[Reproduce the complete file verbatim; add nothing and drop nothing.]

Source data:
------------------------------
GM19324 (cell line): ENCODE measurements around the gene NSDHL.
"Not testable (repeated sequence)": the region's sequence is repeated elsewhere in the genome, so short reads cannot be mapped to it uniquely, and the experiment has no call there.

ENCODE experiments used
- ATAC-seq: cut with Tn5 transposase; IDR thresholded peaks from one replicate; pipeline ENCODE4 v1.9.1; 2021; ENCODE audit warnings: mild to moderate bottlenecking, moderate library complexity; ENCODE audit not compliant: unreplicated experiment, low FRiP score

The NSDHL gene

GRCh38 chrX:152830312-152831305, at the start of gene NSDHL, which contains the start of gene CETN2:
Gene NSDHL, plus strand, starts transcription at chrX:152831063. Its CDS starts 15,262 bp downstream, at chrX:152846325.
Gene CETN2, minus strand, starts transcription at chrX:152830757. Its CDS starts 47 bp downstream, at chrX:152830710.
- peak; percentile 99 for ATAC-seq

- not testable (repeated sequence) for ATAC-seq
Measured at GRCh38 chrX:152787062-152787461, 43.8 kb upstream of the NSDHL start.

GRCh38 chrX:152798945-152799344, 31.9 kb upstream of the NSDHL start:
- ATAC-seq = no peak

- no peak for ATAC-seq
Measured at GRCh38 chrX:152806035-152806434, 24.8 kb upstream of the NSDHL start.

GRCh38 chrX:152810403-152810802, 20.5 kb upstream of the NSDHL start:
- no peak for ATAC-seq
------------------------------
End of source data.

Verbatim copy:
GM19324 (cell line): ENCODE measurements around the gene NSDHL.
"Not testable (repeated sequence)": the region's sequence is repeated elsewhere in the genome, so short reads cannot be mapped to it uniquely, and the experiment has no call there.

ENCODE experiments used
- ATAC-seq: cut with Tn5 transposase; IDR thresholded peaks from one replicate; pipeline ENCODE4 v1.9.1; 2021; ENCODE audit warnings: mild to moderate bottlenecking, moderate library complexity; ENCODE audit not compliant: unreplicated experiment, low FRiP score

The NSDHL gene

GRCh38 chrX:152830312-152831305, at the start of gene NSDHL, which contains the start of gene CETN2:
Gene NSDHL, plus strand, starts transcription at chrX:152831063. Its CDS starts 15,262 bp downstream, at chrX:152846325.
Gene CETN2, minus strand, starts transcription at chrX:152830757. Its CDS starts 47 bp downstream, at chrX:152830710.
- peak; percentile 99 for ATAC-seq

- not testable (repeated sequence) for ATAC-seq
Measured at GRCh38 chrX:152787062-152787461, 43.8 kb upstream of the NSDHL start.

GRCh38 chrX:152798945-152799344, 31.9 kb upstream of the NSDHL start:
- ATAC-seq = no peak

- no peak for ATAC-seq
Measured at GRCh38 chrX:152806035-152806434, 24.8 kb upstream of the NSDHL start.

GRCh38 chrX:152810403-152810802, 20.5 kb upstream of the NSDHL start:
- no peak for ATAC-seq